The war in Ukraine has proven a need to rethink air superiority, the top US Air Force officer said.
Gen. David Allvin acknowledged that in future wars, the approach to air superiority may be different.
He said there will need to be synchronization with other capabilities in specific situations.
The Ukraine war, in which the airspace has been contested for nearly two years, has demonstrated the value of air superiority but also the need to rethink it, the top US Air Force officer said this week, acknowledging that it may only be possible in short windows during future conflicts.
Gen. David Allvin, the Air Force chief of staff, said the US needs to understand that it might not be able to enjoy "ubiquitous air supremacy for days and weeks on end" when it conceptualizes the idea of air superiority. Instead, multiple lines of effort will likely need to be "synchronized" for a specific time, place, and location.
"And I think that's the difference," Allvin said in a Monday episode of the War on the Rocks podcast when asked what lessons could be learned from the Ukraine war. "Air superiority still matters — it may be for shorter periods of time because it's just unaffordable to do it for longer periods of time."
For air operations, air supremacy means "the opposing force is incapable of effective interference," according to the Air Force, while air superiority means the military can conduct operations without significant "prohibitive interference" from air and missile threats. It creates a more permissive environment.
After nearly two years of full-scale conflict, neither Russia, nor Ukraine, has managed to achieve air superiority. Ukraine was never expected to, and Russia's failure to do so early in the war by knocking out ground-based air defense came as surprise to many observers.
Russia has proven during the course of this conflict it can outmatch Kyiv in the skies because of disparities in force size, missile and radar performance, and technical and electronic capabilities, but formidable surface-to-air missile systems on both sides have left the airspace above the battlefield continuously contested.
Russian forces were expected to achieve air superiority in the early days of its full-scale invasion, launched in February 2022, but a series operational mistakes and mishaps prevented it from happening. That failure continues to haunt Moscow, according to Western intelligence reports.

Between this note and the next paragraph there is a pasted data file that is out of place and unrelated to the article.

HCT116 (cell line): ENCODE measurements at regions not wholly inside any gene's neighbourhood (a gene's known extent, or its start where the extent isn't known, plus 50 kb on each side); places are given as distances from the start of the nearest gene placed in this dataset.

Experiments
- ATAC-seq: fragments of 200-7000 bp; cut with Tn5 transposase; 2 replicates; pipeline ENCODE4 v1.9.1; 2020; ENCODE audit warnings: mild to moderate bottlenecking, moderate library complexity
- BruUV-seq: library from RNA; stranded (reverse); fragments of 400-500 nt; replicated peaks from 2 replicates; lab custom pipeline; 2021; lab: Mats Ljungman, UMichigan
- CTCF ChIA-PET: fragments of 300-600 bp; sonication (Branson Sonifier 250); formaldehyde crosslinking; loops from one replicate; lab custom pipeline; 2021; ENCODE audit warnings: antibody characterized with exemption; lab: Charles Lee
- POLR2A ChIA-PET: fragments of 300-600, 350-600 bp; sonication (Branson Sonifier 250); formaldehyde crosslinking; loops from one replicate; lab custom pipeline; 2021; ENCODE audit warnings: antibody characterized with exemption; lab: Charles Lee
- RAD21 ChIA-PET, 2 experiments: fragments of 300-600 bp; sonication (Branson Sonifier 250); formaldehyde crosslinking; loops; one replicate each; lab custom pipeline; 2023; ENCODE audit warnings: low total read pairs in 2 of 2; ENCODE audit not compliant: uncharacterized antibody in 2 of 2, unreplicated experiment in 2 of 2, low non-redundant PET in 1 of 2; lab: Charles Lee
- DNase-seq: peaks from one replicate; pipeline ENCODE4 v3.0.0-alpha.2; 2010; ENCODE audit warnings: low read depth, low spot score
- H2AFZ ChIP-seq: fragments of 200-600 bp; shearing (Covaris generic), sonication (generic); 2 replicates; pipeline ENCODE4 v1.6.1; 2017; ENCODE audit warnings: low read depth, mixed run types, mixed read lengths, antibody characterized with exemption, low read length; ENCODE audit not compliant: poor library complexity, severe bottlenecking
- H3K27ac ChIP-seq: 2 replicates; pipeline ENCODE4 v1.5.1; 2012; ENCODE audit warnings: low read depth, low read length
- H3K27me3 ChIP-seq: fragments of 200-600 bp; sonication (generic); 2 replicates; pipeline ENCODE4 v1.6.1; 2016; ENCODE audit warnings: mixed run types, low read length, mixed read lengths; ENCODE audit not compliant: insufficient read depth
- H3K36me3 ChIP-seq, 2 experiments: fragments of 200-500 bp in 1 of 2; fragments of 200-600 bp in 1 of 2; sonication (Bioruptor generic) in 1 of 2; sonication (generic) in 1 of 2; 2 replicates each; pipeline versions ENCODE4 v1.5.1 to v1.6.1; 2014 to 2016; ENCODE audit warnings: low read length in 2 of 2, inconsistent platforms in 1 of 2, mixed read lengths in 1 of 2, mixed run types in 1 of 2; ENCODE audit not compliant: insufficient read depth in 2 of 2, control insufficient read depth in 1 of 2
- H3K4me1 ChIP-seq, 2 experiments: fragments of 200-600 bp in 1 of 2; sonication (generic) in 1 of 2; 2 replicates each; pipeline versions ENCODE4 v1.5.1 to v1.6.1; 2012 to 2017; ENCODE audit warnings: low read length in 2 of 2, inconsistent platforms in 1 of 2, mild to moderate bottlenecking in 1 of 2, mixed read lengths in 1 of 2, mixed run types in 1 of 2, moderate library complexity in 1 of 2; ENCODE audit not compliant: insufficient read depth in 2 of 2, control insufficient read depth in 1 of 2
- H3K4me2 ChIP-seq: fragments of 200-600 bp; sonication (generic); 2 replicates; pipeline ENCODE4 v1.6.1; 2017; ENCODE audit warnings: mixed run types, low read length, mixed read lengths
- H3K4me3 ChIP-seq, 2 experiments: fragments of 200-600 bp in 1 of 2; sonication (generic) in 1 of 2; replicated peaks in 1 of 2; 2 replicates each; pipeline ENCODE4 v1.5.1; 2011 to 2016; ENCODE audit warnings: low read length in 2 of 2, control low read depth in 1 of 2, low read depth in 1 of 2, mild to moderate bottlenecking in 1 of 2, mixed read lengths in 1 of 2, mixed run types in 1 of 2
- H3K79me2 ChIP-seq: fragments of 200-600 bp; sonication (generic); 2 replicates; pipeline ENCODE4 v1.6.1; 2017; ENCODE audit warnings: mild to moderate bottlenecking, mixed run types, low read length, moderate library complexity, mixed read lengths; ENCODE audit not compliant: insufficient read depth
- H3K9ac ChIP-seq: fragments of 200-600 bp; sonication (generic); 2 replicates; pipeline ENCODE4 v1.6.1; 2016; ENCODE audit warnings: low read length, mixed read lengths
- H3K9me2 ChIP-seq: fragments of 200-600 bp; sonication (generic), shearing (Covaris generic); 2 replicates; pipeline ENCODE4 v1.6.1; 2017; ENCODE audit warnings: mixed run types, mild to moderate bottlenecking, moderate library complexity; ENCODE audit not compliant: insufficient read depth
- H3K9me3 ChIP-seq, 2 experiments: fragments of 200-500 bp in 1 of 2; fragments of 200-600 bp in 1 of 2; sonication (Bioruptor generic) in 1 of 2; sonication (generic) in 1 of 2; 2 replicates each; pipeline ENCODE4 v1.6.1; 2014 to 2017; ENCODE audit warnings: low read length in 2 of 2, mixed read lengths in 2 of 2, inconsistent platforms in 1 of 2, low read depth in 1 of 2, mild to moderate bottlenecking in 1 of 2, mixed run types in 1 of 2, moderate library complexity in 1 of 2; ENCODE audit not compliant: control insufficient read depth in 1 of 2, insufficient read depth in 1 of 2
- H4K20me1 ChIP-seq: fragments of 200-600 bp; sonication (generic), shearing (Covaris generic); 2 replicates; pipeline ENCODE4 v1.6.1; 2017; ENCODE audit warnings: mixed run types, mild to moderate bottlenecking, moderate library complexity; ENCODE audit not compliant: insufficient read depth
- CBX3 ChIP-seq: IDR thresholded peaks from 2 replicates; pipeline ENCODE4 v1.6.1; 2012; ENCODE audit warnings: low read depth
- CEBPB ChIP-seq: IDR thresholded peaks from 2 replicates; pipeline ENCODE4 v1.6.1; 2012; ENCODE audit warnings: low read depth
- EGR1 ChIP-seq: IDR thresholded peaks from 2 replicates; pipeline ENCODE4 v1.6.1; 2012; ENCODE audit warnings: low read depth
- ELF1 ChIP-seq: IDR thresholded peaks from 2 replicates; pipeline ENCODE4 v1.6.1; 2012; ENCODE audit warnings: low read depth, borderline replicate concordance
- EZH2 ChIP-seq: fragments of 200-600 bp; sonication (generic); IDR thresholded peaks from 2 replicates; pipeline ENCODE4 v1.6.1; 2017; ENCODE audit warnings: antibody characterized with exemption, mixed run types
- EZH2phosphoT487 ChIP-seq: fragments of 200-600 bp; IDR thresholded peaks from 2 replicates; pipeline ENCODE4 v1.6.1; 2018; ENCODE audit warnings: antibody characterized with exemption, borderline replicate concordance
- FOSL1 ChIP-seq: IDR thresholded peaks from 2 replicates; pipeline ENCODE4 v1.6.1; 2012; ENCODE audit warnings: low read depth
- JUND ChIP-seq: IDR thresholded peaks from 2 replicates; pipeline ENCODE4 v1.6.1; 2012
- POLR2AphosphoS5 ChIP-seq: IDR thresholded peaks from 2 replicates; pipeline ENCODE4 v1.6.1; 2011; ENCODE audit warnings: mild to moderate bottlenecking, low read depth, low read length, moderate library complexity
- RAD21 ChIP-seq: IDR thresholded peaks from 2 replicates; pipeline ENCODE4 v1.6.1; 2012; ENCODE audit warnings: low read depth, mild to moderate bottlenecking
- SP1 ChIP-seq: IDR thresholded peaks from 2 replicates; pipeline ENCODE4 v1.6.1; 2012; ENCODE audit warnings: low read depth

When asked how the US would operate if it found itself fighting without air superiority, a real possibility in a near-peer conflict against an adversary like China or Russia, and how to find windows of opportunity, Allvin said it would likely be necessary to synchronize different capabilities, like electronic warfare, cyber operations, and other kinetic effects.
An adversary that is denying air superiority can't necessarily do so around-the-clock. They react to whatever capabilities are put forward, he said. If capabilities are synchronized effectively for a specific purpose, "then you do have air superiority for that period of time."
"But it needs to be integrated with a joint scheme of maneuver, otherwise it's just air superiority for fun," Allvin said on the podcast. He emphasized that if this method is executed in short bursts, an air force can be "very effective" during that timeframe.
Allvin's remarks come as the US continues to conduct air operations across the Middle East, including carrying out retaliatory strikes against Iran-backed forces in Iraq, Syria, and Yemen. The Pentagon has been able to carry out these strike operations without interruption or interference.
That may not be the case in the event of a potential war between the US and another major power, such as China. Should conflict break out in the Western Pacific, something that experts and officials have warned is possible, analysts say dominance in the air might not be a long-term possibility for either side.
Read the original article on Business Insider